With the roll-out of "Goodwill Plus" we're seeing a page taken out of a very American political tactic of naming policies in ways that evoke strong emotive responses while actually achieving the opposite.
The New Onion touched on this a few days ago:
For the record - Goodwill Plus - is in the American style of naming something positive (Patriot Act, No Child Left Behind, etc.) that is in fact a terrible idea.
Controlling the language - nicely Orwellian.
I would imagine that the Premier is using some American advisors and/or has read noted US Political consultant Frank Luntz, who specialises in testing words to help sell a product.
Luntz recently published a book entitled "Words That Work: It's Not What You Say, It's What People Hear".
Salon.com interviewed Luntz in January of 2007 in a great article entitled "How to speak Republican".
So, for example:
- laws to relax air pollution standards in the US were called the Clear Skies Initiative.
- laws to expand logging were coined as the Healthy Forests Initiative.
- the estate tax was rebranded the Death Tax
- tax cuts were called tax relief
In our case here, we're seeing this as well under our American President impersonator.
The response to this is of course to counter the spin by not adopting the Orwellian terminology and using more appropriate terms.
Language is powerful, and most people are cursory observers of politics and news, and don't dig deep to see how shallow and sincere the politicking is and how counterproductive these 'policies' are.
So "Goodwill Plus" is more accurately called "Opportunities Lost", Government TV is "Propaganda TV" and "term limits" are "Losing competitiveness" for example off the top of my head.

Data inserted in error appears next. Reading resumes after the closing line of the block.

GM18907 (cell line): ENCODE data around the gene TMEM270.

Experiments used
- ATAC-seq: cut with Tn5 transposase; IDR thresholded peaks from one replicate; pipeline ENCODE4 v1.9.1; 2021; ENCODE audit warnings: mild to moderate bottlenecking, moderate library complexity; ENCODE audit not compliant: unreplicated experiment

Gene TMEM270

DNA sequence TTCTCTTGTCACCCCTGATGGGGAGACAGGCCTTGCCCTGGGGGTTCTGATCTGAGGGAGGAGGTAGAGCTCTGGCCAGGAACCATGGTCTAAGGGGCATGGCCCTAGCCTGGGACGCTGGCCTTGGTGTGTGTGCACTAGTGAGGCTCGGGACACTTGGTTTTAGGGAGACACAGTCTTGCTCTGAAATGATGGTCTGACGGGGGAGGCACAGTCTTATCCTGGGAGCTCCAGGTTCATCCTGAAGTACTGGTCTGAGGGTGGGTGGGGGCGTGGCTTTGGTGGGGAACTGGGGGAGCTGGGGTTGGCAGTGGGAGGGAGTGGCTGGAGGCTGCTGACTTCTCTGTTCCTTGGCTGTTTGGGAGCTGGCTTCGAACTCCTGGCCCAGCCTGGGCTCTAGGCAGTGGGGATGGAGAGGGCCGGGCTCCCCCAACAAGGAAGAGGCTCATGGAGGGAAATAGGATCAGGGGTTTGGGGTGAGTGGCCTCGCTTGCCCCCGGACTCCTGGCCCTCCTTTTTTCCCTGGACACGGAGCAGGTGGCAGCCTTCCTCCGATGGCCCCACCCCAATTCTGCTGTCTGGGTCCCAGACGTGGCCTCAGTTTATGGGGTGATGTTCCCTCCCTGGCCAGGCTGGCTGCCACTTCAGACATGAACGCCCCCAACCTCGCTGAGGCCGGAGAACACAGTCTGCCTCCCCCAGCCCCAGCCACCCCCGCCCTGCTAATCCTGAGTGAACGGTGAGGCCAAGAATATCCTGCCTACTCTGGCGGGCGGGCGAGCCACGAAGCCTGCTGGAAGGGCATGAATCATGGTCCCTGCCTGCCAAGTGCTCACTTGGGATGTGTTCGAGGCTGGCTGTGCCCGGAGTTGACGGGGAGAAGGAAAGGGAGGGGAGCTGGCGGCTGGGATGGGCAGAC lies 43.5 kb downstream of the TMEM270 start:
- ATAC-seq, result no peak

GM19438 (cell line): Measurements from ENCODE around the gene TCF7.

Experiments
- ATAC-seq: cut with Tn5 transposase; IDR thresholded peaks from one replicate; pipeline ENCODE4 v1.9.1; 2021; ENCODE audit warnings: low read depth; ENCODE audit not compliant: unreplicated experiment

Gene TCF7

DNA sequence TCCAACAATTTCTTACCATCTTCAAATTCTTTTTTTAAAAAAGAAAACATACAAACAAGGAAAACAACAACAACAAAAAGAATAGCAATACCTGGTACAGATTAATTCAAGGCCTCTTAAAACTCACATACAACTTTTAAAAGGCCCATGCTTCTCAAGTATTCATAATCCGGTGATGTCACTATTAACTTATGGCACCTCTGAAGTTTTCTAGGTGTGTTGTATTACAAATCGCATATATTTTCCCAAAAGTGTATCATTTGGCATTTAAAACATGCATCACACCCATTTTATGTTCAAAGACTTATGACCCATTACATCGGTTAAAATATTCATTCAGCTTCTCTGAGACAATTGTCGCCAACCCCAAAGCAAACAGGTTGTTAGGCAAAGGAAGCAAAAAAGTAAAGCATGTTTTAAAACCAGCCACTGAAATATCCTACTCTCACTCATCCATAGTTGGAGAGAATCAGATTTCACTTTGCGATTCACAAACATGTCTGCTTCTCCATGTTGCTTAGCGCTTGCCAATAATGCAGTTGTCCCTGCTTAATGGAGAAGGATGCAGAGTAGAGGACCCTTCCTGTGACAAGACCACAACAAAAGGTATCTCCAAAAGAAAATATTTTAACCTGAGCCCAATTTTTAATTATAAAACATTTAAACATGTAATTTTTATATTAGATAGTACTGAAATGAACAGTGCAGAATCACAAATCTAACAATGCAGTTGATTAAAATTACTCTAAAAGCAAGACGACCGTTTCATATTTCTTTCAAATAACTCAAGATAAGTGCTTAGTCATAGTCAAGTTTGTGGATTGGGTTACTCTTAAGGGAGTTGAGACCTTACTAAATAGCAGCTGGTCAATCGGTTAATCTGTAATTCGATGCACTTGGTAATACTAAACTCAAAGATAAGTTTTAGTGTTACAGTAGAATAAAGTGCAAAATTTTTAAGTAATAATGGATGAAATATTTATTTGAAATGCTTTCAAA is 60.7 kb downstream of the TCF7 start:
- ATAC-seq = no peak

Or of course we could call this what it really is, a pre-election campaign to push some buttons. None of this is intended to communicate anything; it's all geared around playing on people's fears, prejudices and insecurities.
Like most good lies, it's all built on a bit of truth, but twisted to further a narrow short term political (and financial) agenda.
We shouldn't forget that term limits were trotted out right before the last election, and then quietly shelved until recently when it was needed again to score a few cheap votes.
At some point however, the international businesses will tire of being used as whipping posts. Is it going to take someone to leave to prove the point?
Bermudian jobs are already being lost, with positions moved overseas at many companies, as a commenter at 21 Square has demonstrated.
And now, at the Monte Carlo Rendezvous (which is an informal gathering of top level (re)insurance execs from around the world), Bermuda and political corruption was a topic of discussion as an element of our declining appeal and viability as a home base.
The PLP under Dr. Brown are, to use an American term he may be familiar with, a clear and present danger to all Bermudians' aspirations for a prosperous future, both economically and socially.
Bermuda may be a small place, but it's bigger than Dr. Brown's personal ambition (although probably not his ego).